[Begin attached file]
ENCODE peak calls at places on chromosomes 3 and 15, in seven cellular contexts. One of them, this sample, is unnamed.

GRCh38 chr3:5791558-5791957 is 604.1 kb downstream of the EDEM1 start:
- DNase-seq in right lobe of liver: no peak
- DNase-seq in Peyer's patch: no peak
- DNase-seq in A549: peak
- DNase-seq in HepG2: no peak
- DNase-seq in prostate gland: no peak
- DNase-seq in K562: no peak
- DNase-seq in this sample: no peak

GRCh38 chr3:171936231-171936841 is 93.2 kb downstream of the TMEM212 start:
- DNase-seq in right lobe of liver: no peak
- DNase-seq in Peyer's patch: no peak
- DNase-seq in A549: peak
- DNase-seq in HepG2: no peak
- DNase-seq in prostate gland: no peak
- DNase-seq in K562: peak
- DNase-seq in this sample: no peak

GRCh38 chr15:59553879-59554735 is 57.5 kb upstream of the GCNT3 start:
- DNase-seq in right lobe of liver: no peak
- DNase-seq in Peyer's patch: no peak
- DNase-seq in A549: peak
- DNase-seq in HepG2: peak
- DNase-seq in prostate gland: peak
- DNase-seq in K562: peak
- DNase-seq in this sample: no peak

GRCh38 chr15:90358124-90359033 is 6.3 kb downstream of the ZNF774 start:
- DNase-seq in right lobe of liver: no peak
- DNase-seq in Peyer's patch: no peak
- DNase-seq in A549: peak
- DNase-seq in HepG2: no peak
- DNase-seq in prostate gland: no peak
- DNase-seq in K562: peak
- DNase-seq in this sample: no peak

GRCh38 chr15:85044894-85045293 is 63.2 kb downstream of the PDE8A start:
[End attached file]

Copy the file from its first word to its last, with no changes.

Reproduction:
ENCODE peak calls at places on chromosomes 3 and 15, in seven cellular contexts. One of them, this sample, is unnamed.

GRCh38 chr3:5791558-5791957 is 604.1 kb downstream of the EDEM1 start:
- DNase-seq in right lobe of liver: no peak
- DNase-seq in Peyer's patch: no peak
- DNase-seq in A549: peak
- DNase-seq in HepG2: no peak
- DNase-seq in prostate gland: no peak
- DNase-seq in K562: no peak
- DNase-seq in this sample: no peak

GRCh38 chr3:171936231-171936841 is 93.2 kb downstream of the TMEM212 start:
- DNase-seq in right lobe of liver: no peak
- DNase-seq in Peyer's patch: no peak
- DNase-seq in A549: peak
- DNase-seq in HepG2: no peak
- DNase-seq in prostate gland: no peak
- DNase-seq in K562: peak
- DNase-seq in this sample: no peak

GRCh38 chr15:59553879-59554735 is 57.5 kb upstream of the GCNT3 start:
- DNase-seq in right lobe of liver: no peak
- DNase-seq in Peyer's patch: no peak
- DNase-seq in A549: peak
- DNase-seq in HepG2: peak
- DNase-seq in prostate gland: peak
- DNase-seq in K562: peak
- DNase-seq in this sample: no peak

GRCh38 chr15:90358124-90359033 is 6.3 kb downstream of the ZNF774 start:
- DNase-seq in right lobe of liver: no peak
- DNase-seq in Peyer's patch: no peak
- DNase-seq in A549: peak
- DNase-seq in HepG2: no peak
- DNase-seq in prostate gland: no peak
- DNase-seq in K562: peak
- DNase-seq in this sample: no peak

GRCh38 chr15:85044894-85045293 is 63.2 kb downstream of the PDE8A start: